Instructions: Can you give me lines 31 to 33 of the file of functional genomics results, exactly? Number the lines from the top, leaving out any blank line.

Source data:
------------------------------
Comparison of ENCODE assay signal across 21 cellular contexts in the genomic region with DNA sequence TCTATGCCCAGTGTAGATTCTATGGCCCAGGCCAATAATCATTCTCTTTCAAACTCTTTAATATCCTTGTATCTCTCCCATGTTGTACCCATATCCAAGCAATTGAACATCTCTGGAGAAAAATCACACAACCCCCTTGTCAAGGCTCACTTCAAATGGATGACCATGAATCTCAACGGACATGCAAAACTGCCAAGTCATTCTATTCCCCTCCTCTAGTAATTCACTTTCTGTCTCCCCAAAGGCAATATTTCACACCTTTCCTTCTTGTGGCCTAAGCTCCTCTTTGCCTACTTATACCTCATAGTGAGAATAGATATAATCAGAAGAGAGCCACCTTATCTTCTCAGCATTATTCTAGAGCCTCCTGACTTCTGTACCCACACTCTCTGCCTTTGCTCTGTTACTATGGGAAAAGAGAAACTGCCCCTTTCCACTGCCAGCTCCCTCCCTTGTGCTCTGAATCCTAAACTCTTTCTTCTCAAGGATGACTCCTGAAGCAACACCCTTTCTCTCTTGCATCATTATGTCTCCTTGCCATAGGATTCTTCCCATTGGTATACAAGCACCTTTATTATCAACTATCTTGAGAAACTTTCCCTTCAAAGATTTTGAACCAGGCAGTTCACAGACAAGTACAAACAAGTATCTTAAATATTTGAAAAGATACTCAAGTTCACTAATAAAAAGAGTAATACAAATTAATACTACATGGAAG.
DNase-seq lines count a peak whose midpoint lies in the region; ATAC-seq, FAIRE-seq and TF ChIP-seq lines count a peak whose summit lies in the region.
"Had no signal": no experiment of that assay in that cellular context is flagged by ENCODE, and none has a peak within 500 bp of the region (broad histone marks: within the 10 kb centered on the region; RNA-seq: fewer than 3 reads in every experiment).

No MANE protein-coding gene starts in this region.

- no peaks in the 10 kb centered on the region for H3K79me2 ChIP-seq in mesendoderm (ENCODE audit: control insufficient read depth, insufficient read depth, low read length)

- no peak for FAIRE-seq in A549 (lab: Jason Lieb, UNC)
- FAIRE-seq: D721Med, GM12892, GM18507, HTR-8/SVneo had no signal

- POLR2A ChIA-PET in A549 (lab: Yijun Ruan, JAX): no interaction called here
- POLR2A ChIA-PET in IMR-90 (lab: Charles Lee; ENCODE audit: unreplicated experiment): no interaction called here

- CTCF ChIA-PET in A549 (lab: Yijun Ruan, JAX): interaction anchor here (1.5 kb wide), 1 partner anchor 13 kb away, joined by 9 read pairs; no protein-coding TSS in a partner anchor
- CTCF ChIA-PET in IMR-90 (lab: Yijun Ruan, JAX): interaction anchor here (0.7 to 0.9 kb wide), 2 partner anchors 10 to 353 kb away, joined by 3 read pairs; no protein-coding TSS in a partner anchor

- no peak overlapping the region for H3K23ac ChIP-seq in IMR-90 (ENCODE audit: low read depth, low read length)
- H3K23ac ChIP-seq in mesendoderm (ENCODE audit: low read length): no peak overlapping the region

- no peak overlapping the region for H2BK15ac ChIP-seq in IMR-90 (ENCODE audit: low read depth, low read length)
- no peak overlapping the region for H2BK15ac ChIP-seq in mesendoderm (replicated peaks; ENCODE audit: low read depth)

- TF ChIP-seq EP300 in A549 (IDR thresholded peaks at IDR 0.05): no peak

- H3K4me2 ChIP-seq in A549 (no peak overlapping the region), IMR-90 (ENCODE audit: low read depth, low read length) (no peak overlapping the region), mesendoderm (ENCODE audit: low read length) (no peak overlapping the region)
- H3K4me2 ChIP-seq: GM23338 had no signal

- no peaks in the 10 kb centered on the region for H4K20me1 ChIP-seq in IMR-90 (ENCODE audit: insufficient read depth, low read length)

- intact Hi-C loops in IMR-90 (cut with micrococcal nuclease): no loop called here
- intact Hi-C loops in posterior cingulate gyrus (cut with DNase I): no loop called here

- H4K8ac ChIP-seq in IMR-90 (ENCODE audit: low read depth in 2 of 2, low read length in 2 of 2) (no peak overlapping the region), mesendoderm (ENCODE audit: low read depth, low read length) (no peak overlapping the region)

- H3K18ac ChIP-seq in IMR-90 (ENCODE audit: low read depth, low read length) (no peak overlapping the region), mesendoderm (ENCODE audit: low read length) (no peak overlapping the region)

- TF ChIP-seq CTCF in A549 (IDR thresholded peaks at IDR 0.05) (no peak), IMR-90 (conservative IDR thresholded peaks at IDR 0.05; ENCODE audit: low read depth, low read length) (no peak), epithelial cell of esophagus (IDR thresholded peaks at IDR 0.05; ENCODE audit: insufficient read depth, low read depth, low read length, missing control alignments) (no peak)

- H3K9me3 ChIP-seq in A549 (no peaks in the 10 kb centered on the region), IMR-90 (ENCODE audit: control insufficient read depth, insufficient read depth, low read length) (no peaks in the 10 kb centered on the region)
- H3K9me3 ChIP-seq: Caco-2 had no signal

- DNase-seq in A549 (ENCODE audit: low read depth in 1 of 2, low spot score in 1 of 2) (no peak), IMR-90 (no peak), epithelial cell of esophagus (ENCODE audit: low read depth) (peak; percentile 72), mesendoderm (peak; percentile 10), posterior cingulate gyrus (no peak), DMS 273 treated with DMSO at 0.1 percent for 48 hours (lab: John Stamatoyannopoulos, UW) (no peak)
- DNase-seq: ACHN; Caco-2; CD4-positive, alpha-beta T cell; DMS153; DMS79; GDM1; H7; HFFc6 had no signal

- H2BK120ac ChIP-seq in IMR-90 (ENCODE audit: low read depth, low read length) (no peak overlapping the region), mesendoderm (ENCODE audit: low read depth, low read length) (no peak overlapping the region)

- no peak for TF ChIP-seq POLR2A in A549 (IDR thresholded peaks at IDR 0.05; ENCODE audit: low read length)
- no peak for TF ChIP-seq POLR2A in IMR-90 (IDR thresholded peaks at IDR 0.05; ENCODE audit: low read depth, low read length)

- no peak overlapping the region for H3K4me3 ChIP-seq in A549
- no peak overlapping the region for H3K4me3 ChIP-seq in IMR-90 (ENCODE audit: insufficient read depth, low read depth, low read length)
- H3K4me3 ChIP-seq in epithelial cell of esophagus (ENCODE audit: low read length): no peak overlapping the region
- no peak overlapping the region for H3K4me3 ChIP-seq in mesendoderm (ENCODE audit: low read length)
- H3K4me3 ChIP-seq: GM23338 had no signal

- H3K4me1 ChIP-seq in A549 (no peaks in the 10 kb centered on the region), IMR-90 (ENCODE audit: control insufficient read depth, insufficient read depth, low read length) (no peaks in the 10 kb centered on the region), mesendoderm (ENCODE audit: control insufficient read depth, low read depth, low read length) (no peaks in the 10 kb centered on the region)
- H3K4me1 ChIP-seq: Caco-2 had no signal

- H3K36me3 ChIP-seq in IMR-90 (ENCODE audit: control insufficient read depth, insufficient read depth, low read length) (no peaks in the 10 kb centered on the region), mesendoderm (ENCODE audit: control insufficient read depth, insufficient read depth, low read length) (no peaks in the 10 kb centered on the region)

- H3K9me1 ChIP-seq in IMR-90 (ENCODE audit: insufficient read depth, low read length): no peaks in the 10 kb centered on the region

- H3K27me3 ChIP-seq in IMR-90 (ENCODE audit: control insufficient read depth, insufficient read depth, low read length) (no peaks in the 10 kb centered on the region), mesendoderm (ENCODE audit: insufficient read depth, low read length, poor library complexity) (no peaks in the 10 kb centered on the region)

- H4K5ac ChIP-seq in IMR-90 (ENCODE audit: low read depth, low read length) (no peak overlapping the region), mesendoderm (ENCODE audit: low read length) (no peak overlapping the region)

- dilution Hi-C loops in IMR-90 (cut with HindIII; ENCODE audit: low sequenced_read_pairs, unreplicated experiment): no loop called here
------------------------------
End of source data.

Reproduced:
- no peak for TF ChIP-seq POLR2A in IMR-90 (IDR thresholded peaks at IDR 0.05; ENCODE audit: low read depth, low read length)

- no peak overlapping the region for H3K4me3 ChIP-seq in A549
- no peak overlapping the region for H3K4me3 ChIP-seq in IMR-90 (ENCODE audit: insufficient read depth, low read depth, low read length)